Associate Professor Jeff Kerr said that when these egg-producing cells were missing the PUMA protein, they did not die after being exposed to radiation therapy. "This might ordinarily be cause for concern because you want damaged egg cells to die so as not to produce abnormal offspring," he said. "To our great surprise we found that not only did the cells survive being irradiated, they were able to repair the DNA damage they had sustained and could be ovulated and fertilized, producing healthy offspring. When the cells were also missing the NOXA protein, there was even better protection against radiation."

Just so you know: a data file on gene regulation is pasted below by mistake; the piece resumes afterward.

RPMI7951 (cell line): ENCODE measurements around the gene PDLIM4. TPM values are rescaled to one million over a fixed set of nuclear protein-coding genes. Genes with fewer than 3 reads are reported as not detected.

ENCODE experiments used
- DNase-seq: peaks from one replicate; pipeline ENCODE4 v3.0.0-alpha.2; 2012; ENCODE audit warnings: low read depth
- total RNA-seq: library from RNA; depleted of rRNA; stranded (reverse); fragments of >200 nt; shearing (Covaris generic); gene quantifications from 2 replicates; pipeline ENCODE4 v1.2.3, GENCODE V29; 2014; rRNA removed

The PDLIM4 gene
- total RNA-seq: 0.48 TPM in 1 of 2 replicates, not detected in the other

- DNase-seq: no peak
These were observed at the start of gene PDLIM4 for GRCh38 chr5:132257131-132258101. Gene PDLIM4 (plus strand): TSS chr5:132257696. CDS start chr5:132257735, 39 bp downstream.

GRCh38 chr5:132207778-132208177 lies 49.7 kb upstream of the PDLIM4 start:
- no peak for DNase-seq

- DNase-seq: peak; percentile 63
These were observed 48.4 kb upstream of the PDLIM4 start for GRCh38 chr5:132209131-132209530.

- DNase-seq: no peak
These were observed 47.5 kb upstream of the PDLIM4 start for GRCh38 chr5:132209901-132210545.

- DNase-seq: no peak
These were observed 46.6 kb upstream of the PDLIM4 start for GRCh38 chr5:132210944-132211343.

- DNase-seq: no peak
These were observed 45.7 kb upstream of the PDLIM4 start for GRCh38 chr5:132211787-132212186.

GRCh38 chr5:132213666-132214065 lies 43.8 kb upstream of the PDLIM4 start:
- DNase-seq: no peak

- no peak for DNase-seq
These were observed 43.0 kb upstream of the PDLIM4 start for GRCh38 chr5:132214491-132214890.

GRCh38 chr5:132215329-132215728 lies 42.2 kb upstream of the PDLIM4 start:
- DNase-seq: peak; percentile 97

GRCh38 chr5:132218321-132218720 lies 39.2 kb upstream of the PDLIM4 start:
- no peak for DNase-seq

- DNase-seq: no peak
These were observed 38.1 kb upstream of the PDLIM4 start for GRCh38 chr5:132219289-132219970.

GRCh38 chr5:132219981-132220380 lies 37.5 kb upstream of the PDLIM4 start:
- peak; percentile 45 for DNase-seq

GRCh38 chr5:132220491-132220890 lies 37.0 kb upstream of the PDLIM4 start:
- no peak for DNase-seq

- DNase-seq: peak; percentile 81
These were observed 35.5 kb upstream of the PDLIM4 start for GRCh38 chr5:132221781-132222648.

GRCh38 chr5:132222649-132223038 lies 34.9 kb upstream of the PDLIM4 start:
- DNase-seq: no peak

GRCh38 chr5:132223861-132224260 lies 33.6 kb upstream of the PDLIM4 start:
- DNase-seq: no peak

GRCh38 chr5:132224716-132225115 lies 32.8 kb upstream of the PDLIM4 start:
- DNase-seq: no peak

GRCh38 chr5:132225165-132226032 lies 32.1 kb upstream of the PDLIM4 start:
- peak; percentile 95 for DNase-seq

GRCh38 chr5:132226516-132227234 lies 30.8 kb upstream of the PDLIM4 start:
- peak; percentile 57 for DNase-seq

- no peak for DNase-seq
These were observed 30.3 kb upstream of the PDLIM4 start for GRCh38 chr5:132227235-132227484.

"We were very excited to see healthy offspring could be produced from these cells," Associate Professor Scott said. "It means that in the future, medications that block the function of PUMA could be used to stop the death of egg cells in patients undergoing chemotherapy or radiotherapy. Our results suggest that this could maintain the fertility of these patients."
A joint leader of the study, Professor Jock Findlay, head of the Female Reproductive Biology Group at Prince Henry's Institute, said the study could also have implications for delaying menopause. "We know that the timing of menopause is influenced by how many egg cells a female has," he said. "Interventions that slow the loss of egg cells from the ovaries could delay premature menopause. As well as prolonging female fertility, such a treatment could have the potential to reduce menopause-associated health conditions, such as osteoporosis and heart disease."